Sometimes it’s not the big adventures, but the small pleasures that gets me springing around and acting all crazy in love like Pepé Le Pew.

I never intended to come here. I was going to go to Costa Rica to do my TEFL course. I met a few people on my travels who’d discouraged me from CR saying, that while it was utterly stunning – it was almost as expensive as the States. They suggested i might enjoy Guatemala more. Everyone who’d been, just raved about Antigua. I got the impression that while it was far from being off the beaten track – it was completely worth it.

So, I flipped a coin, and Guatemala won the toss. A few days later I was here.

The school arranged my apartment, and to be fair to them – i didn’t really brief them properly as to what was important to me. I ended up in a pokey little hotel room above a deceptively lovely Italian restaurant run by a friendly Swiss man. It was a stone’s throw from Central Park and a block & a bit from my school, which is just un-fallible in terms of location. But it had these extraordinarily tiny windows up near the ceiling, looking up and out to concrete walls. My biggest deal breaker when it comes to a home is natural light.

I realized very quickly, I didn’t really want to spend any time in the place. Which could be viewed as a positive -because it meant that i would get out and see a lot more of the city. But, if you’re going to stop somewhere for a month – you don’t want to spend the ENTIRE time in cafes & bars. You want to feel like you can chill out at home. And invite new friends over for dinner. And what-have-you. Otherwise, you may as well stay in a cheap hostel, right?

So, I ‘moved house’ today. The change i felt when I walked into my new place was instantaneous. And it all came down to the natural light.

My apartmentito is in an old stony colonial building. Upstairs, in the kitchen & living areas, there are these low-set bay windows with rustic wooden doors which open inwards… They offer a view onto a busy & beautifully wonky cobblestone calle and beyond that, I can see a small mountain range, called El Rejon. One of the montañas is called Cerro El Narizon (or “Big Nose Mountain”) & it reaches an elevation of 2,247m (approx the height of Mt Kosciusko for my Aussie readers).

I unpacked all my worldly possessions & immediately went out for a walk, so I could orientate myself at this end of town.

And i got excited all over again…

Antigua is a city that reveals herself slowly. On her own terms.

Depending on what day it is & what time of day it is, sometime she will be closed for business: All her heavy-laden, impenetrable wooden doors with their intricate wrought-iron door knockers: You daren’t knock, for fear of what beast you might stir.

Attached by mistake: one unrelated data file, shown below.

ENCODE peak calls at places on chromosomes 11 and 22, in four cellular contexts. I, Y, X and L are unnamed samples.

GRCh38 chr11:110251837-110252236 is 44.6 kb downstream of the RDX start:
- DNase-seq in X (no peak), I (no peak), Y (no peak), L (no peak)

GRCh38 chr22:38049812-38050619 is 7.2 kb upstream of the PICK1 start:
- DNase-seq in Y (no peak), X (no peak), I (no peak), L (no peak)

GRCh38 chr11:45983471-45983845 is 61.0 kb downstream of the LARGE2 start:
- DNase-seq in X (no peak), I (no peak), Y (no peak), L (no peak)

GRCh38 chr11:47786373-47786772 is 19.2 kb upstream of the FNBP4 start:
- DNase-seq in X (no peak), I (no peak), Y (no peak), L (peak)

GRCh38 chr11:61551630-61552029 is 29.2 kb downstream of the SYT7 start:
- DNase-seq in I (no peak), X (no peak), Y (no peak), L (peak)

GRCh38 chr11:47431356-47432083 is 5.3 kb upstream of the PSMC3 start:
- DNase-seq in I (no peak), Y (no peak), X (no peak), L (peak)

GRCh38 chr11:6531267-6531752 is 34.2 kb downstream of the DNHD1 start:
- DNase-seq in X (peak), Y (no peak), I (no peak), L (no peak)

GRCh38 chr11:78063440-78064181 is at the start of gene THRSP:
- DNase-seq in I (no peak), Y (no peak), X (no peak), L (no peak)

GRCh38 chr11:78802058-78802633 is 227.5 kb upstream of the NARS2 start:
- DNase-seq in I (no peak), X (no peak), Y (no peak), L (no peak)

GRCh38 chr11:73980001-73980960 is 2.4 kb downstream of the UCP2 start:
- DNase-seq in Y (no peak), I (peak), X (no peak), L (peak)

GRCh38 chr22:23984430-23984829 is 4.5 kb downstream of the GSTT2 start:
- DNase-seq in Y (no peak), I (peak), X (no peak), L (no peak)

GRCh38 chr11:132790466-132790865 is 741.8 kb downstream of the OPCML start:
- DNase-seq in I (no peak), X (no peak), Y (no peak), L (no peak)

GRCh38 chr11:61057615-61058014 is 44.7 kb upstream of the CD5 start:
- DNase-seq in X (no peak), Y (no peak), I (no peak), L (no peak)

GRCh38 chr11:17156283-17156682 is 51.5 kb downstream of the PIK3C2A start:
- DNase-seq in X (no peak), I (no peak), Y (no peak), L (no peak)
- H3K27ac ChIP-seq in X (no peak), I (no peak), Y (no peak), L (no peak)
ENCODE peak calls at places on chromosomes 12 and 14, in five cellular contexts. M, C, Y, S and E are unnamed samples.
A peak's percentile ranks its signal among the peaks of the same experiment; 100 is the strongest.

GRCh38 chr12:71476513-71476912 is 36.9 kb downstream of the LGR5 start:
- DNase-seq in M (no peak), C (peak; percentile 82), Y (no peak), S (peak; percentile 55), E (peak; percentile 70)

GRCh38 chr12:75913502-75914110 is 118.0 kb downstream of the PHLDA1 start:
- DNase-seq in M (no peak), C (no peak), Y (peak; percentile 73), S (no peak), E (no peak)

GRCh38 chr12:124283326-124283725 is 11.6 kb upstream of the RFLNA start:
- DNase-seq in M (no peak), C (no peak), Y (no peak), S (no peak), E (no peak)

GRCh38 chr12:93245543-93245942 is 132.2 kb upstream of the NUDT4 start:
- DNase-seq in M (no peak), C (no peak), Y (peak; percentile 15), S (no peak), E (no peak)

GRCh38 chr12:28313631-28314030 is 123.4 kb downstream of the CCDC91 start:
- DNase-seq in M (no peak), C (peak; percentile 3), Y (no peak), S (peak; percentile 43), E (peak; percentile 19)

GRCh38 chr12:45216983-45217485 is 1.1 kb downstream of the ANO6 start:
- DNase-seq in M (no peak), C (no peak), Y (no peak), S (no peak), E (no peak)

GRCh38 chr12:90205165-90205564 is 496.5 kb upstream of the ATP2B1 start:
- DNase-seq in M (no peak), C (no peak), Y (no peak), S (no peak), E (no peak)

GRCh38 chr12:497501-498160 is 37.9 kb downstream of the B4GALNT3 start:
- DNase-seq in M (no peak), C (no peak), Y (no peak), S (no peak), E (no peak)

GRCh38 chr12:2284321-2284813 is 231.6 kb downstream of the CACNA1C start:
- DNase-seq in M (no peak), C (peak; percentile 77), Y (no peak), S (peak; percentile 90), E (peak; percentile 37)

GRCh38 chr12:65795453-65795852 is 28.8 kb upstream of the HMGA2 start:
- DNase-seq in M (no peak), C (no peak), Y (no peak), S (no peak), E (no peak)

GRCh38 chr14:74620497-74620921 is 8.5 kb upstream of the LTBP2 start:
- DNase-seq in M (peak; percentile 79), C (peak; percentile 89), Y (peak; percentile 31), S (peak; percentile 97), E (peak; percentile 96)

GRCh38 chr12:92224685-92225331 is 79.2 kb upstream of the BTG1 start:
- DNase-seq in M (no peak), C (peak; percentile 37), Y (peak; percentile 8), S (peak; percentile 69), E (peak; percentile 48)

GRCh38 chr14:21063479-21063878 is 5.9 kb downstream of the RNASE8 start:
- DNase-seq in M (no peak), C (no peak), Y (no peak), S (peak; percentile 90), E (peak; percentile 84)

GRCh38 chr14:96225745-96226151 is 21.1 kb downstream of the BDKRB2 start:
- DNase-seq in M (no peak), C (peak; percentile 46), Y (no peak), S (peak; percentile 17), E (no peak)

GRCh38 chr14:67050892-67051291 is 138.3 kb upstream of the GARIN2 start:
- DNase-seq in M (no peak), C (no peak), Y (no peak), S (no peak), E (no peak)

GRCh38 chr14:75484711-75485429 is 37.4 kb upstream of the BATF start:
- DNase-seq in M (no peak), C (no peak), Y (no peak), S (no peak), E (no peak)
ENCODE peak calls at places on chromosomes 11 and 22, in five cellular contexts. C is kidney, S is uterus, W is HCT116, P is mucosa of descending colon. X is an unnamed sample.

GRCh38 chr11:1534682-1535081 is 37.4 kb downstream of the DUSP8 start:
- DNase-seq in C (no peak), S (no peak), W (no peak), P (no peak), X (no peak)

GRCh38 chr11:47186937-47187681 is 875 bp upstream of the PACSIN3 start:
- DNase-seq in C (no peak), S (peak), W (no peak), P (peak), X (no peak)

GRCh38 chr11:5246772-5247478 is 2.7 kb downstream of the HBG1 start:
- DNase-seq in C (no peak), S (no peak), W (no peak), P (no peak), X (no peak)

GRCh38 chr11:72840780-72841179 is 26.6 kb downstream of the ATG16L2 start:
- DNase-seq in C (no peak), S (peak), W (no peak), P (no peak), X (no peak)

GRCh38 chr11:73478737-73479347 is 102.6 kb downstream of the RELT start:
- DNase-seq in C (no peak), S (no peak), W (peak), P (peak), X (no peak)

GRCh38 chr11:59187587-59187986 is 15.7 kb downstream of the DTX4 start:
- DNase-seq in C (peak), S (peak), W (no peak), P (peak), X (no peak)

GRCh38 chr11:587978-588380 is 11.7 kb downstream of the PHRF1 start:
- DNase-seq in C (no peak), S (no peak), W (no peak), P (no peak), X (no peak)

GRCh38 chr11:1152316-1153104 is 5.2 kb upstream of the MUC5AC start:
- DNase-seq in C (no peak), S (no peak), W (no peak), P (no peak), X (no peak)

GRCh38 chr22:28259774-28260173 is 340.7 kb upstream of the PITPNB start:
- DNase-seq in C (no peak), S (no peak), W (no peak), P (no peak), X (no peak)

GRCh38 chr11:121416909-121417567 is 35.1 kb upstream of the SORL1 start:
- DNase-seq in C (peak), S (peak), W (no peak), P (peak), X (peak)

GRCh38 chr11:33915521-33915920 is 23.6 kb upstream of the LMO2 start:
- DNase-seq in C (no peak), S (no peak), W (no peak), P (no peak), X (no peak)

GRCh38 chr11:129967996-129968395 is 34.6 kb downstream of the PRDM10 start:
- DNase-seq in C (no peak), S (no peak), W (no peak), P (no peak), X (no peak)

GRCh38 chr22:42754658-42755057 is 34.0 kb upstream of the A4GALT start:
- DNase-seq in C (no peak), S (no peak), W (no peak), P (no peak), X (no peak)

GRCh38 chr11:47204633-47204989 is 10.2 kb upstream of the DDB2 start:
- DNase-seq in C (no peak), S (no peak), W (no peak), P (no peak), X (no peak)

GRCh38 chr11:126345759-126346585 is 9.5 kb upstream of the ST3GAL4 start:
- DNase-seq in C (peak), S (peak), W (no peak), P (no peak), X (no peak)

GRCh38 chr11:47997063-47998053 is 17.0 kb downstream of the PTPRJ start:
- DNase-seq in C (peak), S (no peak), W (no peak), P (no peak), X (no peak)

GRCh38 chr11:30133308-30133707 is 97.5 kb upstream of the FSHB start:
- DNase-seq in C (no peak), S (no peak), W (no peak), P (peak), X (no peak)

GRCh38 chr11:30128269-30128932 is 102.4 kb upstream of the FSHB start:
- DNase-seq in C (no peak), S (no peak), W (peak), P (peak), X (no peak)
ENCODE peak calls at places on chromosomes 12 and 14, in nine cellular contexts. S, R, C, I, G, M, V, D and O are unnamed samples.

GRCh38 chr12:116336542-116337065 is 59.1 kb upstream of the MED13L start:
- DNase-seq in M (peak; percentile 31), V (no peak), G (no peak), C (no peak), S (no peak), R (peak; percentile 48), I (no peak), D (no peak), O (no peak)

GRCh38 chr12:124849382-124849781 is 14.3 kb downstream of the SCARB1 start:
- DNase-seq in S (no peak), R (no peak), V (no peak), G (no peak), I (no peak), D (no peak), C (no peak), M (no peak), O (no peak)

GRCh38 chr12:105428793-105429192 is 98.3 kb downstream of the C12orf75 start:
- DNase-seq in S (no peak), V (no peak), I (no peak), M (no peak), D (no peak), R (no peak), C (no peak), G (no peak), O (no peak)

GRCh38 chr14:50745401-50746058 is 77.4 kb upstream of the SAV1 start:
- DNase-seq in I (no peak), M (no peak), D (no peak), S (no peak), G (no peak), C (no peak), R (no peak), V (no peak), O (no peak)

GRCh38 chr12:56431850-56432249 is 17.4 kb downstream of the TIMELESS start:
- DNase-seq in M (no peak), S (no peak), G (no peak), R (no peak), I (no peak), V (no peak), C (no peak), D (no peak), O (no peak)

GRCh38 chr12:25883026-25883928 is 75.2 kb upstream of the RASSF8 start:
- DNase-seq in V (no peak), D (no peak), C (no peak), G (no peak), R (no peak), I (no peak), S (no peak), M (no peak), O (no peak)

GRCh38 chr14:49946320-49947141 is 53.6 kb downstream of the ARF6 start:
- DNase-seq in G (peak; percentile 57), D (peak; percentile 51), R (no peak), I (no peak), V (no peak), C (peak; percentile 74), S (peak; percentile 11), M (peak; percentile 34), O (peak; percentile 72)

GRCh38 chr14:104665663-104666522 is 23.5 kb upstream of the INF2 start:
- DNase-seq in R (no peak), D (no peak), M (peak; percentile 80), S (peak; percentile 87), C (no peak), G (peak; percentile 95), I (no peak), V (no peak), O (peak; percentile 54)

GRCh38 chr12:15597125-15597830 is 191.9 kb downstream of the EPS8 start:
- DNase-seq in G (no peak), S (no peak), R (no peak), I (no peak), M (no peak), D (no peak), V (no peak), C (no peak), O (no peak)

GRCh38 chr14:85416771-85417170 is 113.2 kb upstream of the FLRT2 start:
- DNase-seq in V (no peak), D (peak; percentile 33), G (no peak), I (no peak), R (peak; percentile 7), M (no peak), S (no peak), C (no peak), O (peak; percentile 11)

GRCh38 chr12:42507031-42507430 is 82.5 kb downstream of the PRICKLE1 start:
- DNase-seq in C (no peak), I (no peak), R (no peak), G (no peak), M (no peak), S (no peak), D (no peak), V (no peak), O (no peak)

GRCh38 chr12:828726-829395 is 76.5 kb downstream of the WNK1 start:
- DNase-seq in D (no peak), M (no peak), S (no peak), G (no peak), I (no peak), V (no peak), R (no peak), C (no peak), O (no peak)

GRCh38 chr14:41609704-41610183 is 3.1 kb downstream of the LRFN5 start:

Sometimes she flirts with you…teasing you with what could be yours…
her doors ever so slightly ajar: Showing you an insight into everyday lives: Extended families & friends all noisily coming together from school & work, wherever – to enjoy a late lunch of the most simple but sumptuous food, in a big homely kitchen you can’t see but can absolutely smell and almost taste.

And other times, she flings her gates wide open and invites you into her come-on-in courtyards with insidious ivy twisting over stone bricks that have weathered all sorts, for hundreds of years: waiters dressed in vests who warmly welcome you with a “bienvenido” and tempting you with just one wine…

Never is this on the same street at the same time. So you can have a completely different experience of a street, each and every time you walk down it…

That feeling of newness hasn’t left me.

I went to the grocery store, and standing in the checkout line – it dawned on me, again: I’m in Guatemala!!!

I jumped in a tuk tuk and spoke only in Spanish to Saul…  we bounced along the bumpy road to my new house. Saul was sweet enough to help me with my bags all the way to the door and farewelled me with a kiss on the cheek (this is such a commonplace event between complete strangers in Latin America, that even a driver kissing me on the cheek doesn’t take me by surprise anymore).

I celebrated mi nueva casa with a couple of different types of cheese, some spicy salami and a gorgeous bottle of Chilean Cab Sav which cost me the princely sum of AUD$6. Simple pleasures, indeed.